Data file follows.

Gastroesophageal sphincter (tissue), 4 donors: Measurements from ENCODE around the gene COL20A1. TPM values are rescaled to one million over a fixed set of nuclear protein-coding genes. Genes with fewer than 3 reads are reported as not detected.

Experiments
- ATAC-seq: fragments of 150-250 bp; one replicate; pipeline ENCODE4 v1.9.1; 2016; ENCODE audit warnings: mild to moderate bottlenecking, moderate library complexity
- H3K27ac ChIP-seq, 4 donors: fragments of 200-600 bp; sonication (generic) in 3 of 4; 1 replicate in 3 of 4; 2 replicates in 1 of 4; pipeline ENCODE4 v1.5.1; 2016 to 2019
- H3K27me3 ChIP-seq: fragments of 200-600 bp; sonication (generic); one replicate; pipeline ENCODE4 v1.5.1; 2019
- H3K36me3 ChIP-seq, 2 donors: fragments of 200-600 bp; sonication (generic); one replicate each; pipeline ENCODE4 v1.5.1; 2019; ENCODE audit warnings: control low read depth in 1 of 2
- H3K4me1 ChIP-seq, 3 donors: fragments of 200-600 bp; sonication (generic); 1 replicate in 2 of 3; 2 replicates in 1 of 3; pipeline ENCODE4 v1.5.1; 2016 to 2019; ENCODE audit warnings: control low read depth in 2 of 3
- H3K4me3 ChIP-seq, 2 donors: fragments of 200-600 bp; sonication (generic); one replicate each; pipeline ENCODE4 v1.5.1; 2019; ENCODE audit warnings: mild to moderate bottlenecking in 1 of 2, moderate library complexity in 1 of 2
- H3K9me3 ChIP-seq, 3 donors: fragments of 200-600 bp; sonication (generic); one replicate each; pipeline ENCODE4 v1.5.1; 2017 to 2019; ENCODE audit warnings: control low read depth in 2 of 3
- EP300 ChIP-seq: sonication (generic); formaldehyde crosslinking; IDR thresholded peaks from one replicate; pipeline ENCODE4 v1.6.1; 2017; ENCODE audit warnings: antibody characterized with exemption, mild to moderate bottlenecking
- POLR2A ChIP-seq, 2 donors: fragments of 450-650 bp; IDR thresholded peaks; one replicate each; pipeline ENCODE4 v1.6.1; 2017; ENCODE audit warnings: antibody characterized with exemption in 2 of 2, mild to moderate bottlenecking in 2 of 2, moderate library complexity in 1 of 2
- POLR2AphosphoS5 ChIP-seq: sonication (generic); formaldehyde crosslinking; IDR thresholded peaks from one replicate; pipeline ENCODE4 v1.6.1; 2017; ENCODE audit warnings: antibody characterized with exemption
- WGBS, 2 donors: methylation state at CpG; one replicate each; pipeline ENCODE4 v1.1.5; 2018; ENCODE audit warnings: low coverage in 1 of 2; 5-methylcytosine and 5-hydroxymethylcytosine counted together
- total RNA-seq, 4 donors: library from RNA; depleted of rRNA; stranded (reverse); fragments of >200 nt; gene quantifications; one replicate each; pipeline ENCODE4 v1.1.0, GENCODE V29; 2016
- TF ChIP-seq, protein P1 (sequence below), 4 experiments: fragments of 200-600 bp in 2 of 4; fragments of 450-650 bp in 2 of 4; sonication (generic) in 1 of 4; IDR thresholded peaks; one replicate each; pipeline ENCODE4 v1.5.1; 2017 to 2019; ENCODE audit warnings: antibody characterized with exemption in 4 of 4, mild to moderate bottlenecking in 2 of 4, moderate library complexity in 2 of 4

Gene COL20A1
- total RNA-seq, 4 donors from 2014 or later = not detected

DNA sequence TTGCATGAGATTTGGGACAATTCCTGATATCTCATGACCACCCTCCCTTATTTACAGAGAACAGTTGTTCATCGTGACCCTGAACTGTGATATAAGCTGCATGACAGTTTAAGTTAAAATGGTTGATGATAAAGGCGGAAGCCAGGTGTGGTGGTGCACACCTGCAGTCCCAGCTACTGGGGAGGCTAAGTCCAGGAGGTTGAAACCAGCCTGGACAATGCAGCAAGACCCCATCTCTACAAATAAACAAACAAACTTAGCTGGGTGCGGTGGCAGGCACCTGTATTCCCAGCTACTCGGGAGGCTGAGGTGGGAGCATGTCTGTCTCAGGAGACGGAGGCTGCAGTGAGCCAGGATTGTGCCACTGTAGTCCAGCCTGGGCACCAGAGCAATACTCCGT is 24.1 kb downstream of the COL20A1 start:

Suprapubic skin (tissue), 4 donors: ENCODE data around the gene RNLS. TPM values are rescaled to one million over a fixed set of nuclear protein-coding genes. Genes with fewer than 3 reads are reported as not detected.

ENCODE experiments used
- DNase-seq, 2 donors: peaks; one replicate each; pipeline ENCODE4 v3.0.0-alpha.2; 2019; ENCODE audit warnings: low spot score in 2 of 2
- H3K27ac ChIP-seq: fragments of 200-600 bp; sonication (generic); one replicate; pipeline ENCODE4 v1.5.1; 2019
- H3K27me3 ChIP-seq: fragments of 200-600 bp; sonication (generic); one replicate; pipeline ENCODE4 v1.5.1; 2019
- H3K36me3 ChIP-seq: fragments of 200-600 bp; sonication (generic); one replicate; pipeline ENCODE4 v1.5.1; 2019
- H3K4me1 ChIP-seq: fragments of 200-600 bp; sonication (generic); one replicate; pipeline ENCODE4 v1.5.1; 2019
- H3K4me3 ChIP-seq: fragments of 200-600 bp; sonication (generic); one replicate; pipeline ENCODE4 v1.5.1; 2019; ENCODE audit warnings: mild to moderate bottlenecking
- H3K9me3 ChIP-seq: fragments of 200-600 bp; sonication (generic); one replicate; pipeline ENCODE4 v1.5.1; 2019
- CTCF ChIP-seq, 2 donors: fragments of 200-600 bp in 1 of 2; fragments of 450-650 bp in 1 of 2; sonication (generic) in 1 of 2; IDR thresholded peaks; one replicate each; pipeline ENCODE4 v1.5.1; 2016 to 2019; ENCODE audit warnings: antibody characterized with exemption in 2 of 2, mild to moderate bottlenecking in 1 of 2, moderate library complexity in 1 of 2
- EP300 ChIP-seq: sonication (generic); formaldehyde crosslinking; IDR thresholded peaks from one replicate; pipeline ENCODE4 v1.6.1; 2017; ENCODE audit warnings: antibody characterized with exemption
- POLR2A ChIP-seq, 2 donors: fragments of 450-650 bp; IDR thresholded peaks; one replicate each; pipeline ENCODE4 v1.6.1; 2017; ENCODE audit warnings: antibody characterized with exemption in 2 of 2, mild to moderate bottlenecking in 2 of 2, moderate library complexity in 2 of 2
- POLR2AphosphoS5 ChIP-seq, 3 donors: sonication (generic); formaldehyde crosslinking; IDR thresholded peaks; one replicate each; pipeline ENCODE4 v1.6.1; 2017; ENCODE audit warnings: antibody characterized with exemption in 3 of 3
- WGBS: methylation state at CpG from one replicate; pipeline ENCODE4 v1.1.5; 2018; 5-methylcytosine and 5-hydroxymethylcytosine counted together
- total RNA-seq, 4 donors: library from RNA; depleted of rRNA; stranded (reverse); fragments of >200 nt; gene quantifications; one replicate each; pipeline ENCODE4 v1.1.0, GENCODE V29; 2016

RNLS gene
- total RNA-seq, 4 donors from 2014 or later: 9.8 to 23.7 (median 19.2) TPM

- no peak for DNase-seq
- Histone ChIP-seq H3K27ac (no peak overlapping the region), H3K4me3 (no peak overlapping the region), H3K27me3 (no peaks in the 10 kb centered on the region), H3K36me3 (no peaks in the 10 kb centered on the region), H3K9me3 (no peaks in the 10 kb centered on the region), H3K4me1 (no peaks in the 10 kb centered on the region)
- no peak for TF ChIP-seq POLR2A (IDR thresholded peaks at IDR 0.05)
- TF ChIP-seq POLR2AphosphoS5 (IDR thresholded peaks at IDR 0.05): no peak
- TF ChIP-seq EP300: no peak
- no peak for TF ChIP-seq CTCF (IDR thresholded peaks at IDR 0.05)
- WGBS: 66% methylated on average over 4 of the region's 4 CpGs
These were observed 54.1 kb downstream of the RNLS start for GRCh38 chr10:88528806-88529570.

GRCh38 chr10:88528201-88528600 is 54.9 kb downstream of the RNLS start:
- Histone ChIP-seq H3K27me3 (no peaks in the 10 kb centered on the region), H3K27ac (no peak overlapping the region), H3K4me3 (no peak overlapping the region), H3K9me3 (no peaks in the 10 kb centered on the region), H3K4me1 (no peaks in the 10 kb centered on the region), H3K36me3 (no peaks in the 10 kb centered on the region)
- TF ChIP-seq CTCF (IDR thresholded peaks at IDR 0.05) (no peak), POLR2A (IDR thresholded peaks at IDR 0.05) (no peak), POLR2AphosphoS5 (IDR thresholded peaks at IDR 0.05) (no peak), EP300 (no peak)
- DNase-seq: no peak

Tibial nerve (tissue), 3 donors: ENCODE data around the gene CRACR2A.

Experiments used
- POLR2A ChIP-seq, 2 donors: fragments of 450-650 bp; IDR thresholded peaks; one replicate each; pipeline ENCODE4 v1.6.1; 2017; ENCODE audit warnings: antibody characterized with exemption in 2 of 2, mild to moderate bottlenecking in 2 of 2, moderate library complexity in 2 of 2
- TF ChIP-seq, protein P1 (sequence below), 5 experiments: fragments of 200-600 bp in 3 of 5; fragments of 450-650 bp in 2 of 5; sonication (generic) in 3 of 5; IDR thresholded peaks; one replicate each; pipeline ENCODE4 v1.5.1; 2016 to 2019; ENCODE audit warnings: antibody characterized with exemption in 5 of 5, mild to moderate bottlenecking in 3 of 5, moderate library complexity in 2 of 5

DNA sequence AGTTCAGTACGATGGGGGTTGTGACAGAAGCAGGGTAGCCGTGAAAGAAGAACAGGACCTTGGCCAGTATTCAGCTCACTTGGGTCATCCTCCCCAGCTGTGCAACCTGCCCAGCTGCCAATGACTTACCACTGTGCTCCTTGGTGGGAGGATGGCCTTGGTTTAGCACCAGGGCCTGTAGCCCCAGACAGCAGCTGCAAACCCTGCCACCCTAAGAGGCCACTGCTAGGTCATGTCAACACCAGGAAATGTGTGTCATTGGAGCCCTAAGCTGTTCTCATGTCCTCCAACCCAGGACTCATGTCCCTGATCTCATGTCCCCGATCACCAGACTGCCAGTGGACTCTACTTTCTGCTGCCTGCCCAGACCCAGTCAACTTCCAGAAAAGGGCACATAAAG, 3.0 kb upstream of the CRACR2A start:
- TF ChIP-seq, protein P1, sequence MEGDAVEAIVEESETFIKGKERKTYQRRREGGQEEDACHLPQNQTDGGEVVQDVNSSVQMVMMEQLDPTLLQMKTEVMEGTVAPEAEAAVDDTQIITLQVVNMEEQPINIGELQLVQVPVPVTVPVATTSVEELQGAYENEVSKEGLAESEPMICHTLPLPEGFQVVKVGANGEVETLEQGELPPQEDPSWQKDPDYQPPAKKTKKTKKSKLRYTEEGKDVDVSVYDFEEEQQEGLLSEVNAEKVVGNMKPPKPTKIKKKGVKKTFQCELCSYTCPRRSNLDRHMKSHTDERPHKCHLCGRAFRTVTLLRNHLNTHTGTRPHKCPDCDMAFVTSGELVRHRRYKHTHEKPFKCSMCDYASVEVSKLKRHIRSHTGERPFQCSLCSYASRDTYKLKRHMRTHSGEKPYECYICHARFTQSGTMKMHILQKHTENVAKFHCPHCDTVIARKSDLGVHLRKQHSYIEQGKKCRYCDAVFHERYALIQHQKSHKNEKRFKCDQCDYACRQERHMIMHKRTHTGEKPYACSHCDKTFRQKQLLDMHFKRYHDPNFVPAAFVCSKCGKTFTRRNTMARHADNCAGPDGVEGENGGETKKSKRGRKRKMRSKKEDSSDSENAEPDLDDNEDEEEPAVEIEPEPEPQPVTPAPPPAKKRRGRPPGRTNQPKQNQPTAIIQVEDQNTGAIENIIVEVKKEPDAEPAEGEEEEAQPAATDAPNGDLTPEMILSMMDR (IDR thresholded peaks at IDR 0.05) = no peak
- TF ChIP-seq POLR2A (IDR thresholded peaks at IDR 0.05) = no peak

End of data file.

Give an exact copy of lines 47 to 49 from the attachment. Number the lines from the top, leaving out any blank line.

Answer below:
- DNase-seq: no peak

Tibial nerve (tissue), 3 donors: ENCODE data around the gene CRACR2A.

Experiments used